Flippy the burger robot was fired from his job earlier this year soon after making a less-than-successful debut at a CaliBurger restaurant in Pasadena, California. But Miso Robotics announced that plans to install autonomous burger makers like Flippy at more than 50 locations before the end of next year will still be going ahead. As well as a publicity stunt by CaliBurger, the move to use Flippy, albeit for a short period of time, is yet another indicator of the pervasion of robotics and AI within the food industry.
ResearchAndMarkets.com released a report at the beginning of 2018 which estimates that the global food robotics market is anticipated to reach $3.35bn by 2025. Authors of the report claim that “the growing demand for packaged food, need for automation, increasing food safety regulations, and high labour costs are expected to drive the food robotics market”, and most industry experts agree that we are at the beginning of a huge upward curve in this regard. There is huge scope and potential for robotics technologies to positively impact the food industry at any level, be it in procurement, production, quality monitoring or distribution. Additionally, a variety of economic and socio-demographic factors will also serve to drive an increase in practical applications of the available technology.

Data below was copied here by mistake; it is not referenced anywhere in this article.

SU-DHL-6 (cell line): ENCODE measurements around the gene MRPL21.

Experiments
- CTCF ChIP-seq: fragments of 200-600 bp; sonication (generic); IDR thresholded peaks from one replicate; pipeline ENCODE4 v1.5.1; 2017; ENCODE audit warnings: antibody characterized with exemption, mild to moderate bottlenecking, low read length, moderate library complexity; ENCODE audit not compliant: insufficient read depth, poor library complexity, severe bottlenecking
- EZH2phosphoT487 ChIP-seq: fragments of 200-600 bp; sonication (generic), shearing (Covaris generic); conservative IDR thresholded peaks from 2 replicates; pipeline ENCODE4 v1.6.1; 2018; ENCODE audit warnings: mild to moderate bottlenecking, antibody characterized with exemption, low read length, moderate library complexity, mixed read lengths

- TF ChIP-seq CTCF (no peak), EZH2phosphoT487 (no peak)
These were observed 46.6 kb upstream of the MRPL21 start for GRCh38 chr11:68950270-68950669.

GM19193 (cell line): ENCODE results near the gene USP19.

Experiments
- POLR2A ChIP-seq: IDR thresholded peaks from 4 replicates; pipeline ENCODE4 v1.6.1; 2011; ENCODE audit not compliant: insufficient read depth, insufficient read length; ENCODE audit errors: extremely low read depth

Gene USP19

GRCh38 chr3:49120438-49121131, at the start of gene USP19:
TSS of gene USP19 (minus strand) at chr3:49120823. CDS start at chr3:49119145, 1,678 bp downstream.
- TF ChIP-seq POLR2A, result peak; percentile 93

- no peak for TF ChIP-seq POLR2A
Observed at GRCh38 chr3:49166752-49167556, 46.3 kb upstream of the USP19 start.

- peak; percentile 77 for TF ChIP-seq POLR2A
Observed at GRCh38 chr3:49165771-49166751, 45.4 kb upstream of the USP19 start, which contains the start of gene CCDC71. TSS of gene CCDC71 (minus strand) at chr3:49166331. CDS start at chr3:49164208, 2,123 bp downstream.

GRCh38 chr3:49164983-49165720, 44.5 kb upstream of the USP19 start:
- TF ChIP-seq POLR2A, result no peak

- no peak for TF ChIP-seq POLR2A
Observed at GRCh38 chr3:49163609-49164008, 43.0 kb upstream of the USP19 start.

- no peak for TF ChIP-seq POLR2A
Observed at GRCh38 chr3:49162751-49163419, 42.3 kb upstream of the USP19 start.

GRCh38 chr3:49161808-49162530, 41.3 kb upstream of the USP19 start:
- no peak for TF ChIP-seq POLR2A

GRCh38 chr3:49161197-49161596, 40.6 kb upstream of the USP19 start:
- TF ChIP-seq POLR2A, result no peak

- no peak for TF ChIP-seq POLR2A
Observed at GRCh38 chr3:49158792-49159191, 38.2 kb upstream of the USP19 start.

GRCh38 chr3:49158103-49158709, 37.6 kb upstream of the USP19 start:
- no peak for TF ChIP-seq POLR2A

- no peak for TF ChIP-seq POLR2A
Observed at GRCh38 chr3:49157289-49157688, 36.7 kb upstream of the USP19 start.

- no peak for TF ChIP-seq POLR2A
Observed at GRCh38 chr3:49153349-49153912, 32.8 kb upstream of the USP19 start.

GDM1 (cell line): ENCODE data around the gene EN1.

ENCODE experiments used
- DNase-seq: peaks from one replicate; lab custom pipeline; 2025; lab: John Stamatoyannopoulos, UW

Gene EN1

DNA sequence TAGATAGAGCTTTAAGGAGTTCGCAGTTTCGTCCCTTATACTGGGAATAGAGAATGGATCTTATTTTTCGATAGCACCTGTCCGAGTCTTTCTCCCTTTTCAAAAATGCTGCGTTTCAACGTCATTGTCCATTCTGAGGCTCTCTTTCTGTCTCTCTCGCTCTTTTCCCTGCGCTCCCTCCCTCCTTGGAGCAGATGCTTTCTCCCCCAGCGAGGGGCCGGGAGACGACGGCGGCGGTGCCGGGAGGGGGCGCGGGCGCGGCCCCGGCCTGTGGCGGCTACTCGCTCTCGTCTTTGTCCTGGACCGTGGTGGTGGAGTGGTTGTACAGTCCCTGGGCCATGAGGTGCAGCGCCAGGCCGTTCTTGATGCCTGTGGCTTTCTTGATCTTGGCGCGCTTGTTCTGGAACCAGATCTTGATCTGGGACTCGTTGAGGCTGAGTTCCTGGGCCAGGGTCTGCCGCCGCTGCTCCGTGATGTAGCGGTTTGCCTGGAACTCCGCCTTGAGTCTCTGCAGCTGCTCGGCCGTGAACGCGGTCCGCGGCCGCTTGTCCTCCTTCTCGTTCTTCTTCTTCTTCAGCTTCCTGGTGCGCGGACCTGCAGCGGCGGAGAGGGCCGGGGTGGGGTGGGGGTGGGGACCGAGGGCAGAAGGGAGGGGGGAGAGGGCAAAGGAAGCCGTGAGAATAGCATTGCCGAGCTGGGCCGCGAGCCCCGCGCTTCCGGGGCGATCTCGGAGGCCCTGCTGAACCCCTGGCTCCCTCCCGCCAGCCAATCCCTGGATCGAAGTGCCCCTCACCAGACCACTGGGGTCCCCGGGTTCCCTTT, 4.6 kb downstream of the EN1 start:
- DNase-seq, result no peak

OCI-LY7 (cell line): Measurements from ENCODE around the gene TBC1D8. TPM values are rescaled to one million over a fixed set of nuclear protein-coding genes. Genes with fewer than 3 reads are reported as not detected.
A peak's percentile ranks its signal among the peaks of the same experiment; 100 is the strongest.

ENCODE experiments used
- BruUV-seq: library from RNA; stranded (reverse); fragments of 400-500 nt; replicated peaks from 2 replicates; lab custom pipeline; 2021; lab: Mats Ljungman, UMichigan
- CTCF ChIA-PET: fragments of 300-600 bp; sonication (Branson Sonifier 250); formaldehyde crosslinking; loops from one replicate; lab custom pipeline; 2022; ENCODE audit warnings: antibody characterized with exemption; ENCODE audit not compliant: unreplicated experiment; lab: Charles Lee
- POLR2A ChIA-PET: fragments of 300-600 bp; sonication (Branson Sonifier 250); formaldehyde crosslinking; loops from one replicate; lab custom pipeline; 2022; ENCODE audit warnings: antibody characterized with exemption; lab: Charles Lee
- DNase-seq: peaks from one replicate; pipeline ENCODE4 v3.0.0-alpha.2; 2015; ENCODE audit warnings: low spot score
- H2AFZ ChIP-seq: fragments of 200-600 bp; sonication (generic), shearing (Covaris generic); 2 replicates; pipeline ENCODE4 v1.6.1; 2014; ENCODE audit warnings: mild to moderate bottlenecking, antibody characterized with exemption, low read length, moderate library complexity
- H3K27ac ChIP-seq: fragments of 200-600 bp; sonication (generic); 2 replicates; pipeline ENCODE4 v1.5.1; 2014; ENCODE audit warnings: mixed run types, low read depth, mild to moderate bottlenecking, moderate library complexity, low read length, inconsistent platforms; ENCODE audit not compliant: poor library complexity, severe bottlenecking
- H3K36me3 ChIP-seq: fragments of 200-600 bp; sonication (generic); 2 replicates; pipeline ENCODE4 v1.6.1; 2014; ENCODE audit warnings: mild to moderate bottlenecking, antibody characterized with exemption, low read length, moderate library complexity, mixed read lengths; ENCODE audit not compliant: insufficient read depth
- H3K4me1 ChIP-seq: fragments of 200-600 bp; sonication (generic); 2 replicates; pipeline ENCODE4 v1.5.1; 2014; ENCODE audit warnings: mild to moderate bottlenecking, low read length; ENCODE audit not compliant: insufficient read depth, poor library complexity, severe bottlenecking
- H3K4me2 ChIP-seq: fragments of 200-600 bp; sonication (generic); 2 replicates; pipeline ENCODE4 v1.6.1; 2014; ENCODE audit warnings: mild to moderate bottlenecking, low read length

Scott Amyx, managing partner with Amex Ventures, says that although it varies by region, a pattern of increased use of robotics within the food industry is noticeable around the globe and he is confident that will continue to be the case – but will it increase as much as the report suggests?
“Because of sheer necessity we are going to see a significant rise in the use of robotics,” says Amyx. “Generally, in terms of food packaging, overall productivity, increasing output, decreasing cost, automation will reach that scale if not greater. From a macro-economic perspective, population growth and the kinds of food supply we need, then it's pretty massive – and to get that level of efficiency and scale there is really no choice but to get closer towards full automation.”